Three years ago, Hoffmann-La Roche CEO and president George Abercrombie began to think seriously about what would happen if his company was unable to maintain operations in the case of a flu pandemic. As the only producer of Tamiflu, an anti-viral drug that helps treat flu symptoms, the inability of the Nutley, N.J.-based drug maker to conduct some semblance of business as usual would have dire consequences not only for Roche's financials--it could also jeopardize the world's ability to combat the outbreak. In fact, given the circumstances, Abercrombie realized his company would need not only to continue manufacturing, but Roche would have to run at top speed.
Not every company has a life or death mission to accomplish like Roche, but many face a similar reality. Experts agree that a flu pandemic of some kind carries a high probability--some call it inevitable. And, with predictions that the flu could kill 2.25 million people and force 87.75 million employees to miss work for three weeks, the question of just how to keep operations running is one likely to confront most companies at some point in the not so distant future.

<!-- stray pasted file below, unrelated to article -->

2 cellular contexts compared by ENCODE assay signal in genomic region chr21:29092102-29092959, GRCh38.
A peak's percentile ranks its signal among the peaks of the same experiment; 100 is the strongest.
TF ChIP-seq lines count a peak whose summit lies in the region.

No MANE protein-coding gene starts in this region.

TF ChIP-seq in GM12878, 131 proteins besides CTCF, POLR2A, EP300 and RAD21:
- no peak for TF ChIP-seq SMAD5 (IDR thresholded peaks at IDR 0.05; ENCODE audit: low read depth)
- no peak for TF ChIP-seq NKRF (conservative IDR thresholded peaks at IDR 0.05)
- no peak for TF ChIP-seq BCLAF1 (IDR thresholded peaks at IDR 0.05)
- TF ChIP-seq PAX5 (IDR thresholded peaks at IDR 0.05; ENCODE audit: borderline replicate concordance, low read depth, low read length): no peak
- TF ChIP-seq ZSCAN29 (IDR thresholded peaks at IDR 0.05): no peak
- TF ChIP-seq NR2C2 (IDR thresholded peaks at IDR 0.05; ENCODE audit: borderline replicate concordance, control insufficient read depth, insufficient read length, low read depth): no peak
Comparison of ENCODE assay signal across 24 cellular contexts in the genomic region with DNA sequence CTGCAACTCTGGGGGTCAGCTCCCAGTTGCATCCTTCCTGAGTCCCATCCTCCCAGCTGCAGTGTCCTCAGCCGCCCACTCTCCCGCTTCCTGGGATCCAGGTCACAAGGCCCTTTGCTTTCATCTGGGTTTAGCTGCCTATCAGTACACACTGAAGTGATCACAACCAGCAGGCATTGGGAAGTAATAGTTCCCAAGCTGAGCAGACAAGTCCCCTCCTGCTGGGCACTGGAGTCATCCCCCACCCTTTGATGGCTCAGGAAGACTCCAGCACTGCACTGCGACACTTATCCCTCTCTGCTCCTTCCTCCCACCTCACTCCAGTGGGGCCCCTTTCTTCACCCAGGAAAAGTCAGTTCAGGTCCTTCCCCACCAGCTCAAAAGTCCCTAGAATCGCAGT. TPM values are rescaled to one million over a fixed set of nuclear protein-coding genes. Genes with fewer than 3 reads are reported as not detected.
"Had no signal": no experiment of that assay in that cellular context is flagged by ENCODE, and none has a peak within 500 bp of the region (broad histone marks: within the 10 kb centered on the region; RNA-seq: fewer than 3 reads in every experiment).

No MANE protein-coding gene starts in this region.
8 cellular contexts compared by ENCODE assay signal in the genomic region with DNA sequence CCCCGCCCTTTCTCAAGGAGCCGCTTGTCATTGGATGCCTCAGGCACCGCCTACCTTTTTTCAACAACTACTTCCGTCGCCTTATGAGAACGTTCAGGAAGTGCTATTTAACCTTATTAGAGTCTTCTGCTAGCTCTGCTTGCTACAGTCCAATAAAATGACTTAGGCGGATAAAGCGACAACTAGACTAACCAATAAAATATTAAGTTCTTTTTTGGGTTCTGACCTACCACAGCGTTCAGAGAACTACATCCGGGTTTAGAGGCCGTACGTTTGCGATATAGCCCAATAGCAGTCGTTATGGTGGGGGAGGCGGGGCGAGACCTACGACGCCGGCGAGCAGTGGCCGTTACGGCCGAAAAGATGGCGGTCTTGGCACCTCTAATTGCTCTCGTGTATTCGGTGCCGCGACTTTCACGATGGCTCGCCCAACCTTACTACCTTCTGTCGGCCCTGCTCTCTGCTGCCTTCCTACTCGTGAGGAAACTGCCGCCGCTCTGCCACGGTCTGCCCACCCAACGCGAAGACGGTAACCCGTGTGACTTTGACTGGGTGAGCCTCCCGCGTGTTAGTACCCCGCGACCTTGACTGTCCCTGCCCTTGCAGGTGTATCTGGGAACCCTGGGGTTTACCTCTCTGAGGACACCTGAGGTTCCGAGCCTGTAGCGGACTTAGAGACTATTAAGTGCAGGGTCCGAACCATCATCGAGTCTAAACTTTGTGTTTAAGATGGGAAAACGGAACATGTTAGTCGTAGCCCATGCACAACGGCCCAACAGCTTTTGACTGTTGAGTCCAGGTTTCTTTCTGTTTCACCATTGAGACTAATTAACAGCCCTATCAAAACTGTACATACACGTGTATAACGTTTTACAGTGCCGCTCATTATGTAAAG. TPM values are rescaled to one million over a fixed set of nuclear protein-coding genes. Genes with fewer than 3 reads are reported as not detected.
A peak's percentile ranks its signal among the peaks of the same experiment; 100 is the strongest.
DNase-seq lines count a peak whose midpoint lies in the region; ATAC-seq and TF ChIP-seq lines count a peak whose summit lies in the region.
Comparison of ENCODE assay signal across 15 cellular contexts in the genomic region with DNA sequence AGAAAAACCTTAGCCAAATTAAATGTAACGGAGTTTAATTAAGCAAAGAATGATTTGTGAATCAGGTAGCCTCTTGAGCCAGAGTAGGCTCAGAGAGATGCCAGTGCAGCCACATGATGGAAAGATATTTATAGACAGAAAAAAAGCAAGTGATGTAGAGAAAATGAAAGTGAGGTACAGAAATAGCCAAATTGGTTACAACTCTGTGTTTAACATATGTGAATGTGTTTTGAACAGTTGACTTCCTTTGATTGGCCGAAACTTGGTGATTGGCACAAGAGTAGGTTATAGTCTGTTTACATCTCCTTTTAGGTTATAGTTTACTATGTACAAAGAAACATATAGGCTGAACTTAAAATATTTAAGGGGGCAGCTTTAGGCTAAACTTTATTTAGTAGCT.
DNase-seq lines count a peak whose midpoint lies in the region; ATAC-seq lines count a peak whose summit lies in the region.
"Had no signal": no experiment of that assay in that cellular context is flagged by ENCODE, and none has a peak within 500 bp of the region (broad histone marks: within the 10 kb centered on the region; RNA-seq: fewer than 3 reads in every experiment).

Executives at Hoffmann-La Roche, a unit of the $28.5 billion Roche Group, decided not to wait for the crisis--and Abercrombie led the charge. "The ultimate success of a company's preparedness initiative depends on the CEO's commitment. Only that person can ensure that the right people spend the right amount of time driving the process," Abercrombie says now. "[You must] make the endeavor personal."
The first step was to prepare a detailed plan covering every foreseeable eventuality, ensuring an uninterrupted ability to produce adequate supplies of Tamiflu. Almost simultaneously a team was chosen: Mike McGuire, director of anti-infectives, and Dr. Ann Peterka, director of employee health services, were given the assignment of heading the effort.
They started by talking to experts in the Centers for Disease Control and Prevention, the U.S. Department of Health and Human Services, and disaster-planning consultants about the impact a pandemic might have. At the same time, they reached out to other employees to determine just what they would need to do their jobs. But, before they could hold those talks, they realized they had to be clear about their mission, with concise goals that could be understood by anyone in the company. To that end, they formulated two interrelated objectives: to protect employees during a pandemic and to be able to have business continuity.